Duh—stuff that happened in the past. Right?
Hold your horses! According to the New Historicists, history isn’t just a list of facts that we compile. That’s because history will be told differently depending on whose point of view it’s being told from. There are many different versions of history, so many different ways for it to show up in art or literature. Tricky, eh?
A discourse is made up of a group of texts, statements, or utterances relating to a specific topic or theme. There’s a “discourse” relating to Angelina Jolie and Brad Pitt, for instance (we can call it the “Brangelina” discourse). There’s a scholarly “discourse” relating to Shakespeare’s work. There’s legal “discourse” around who should be arrested and why.
There are lots of different types of discourse—what’s important is to recognize how one book or thing someone says about a topic can be a reflection of the whole treasure trove of ideas already expressed about that issue—and that trove is the “discourse” around that concept.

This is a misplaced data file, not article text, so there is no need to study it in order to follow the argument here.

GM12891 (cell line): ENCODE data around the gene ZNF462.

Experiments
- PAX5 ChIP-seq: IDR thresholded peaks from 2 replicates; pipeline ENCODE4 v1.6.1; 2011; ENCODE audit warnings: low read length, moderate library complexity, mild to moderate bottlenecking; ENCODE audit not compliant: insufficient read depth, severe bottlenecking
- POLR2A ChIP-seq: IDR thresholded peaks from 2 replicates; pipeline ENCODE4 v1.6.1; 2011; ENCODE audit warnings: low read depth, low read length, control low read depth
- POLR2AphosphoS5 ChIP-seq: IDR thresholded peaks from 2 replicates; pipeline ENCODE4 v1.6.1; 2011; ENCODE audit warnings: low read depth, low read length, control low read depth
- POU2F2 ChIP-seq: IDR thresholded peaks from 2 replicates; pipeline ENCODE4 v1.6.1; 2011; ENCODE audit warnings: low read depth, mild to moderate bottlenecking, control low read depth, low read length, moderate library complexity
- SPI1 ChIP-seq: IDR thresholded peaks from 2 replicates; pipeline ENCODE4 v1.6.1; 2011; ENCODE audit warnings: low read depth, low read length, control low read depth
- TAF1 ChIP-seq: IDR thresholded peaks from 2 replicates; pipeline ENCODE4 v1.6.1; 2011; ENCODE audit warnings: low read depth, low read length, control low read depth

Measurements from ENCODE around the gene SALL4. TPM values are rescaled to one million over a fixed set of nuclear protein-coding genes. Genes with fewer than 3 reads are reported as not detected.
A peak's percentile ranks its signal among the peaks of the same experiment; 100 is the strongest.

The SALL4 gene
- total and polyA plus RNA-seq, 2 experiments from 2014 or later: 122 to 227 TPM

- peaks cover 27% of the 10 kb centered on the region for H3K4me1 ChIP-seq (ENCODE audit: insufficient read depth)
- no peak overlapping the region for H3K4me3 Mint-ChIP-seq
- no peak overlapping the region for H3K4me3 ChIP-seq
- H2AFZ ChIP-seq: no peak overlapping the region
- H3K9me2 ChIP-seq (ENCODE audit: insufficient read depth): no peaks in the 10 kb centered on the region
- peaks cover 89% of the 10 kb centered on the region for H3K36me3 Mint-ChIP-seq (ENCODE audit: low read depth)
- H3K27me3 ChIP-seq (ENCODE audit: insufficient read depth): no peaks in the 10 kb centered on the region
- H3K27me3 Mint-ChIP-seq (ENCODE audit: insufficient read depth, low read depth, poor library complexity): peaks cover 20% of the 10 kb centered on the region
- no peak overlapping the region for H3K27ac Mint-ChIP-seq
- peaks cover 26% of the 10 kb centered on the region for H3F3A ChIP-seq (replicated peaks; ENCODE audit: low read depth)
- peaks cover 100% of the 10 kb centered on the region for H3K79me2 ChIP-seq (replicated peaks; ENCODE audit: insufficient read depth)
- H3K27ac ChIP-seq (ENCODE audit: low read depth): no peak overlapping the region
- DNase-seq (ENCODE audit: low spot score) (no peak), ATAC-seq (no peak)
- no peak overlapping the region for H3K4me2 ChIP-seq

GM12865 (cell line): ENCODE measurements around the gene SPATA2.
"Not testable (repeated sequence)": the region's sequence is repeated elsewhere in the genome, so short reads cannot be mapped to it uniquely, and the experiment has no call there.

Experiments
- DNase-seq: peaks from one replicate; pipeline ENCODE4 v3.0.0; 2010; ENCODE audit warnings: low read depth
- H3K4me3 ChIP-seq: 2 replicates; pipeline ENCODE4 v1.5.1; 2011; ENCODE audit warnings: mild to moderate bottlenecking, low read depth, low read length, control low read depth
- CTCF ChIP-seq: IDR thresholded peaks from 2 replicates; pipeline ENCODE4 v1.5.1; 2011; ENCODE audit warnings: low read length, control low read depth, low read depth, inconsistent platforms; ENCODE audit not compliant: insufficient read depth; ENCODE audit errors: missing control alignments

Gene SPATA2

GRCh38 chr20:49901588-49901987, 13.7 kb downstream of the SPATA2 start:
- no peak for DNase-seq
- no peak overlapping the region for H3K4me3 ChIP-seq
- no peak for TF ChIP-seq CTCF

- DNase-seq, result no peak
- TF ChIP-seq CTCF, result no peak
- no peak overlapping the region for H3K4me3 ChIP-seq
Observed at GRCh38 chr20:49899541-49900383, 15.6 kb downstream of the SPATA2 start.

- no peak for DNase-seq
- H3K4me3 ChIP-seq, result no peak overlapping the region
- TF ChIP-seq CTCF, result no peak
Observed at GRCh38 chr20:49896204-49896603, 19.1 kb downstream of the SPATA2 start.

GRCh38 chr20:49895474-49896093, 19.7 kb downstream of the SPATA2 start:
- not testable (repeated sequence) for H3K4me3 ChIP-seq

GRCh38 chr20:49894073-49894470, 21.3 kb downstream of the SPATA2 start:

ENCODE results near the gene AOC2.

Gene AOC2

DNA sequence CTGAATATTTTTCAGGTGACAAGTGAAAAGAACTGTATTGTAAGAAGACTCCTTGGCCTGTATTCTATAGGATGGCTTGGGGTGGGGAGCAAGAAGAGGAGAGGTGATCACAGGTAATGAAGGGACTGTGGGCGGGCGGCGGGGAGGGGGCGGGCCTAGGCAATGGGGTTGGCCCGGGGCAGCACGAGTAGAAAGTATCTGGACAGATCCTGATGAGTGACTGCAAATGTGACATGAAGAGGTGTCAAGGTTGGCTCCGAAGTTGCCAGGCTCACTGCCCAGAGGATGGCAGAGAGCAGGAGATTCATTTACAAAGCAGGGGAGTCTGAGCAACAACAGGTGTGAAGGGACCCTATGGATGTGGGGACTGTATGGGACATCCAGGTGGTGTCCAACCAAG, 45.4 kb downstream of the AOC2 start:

Material things matter, people (get it? Material…matter…oh well).
Basically, everything that we do—including what we think—is determined by our material conditions (are we rich or poor? What do we do for work? What kind of a house do we live in?). The New Historicists take material conditions very seriously because they think that these conditions are really important in how literary works (and all art works, for that matter) are produced and consumed by audiences.
So bringing it back to the history thing—it’s not just that people decided they didn’t like tea anymore that led to the American Revolution—it has to do with the material circumstances (the taxes on tea, the soldiers who drank the tea, the flavor of tea) surrounding those events, too.
No, New Historicists don’t have cold feet because their blood doesn’t pump well (well, maybe the one in the basement archive does). This idea has to do with the circulation of power. The New Historicists like to study and understand the way power circulates in a society, from the big people down to the little people—and sometimes back up again! And they’re especially interested in the way that literary texts participate in the circulation of power.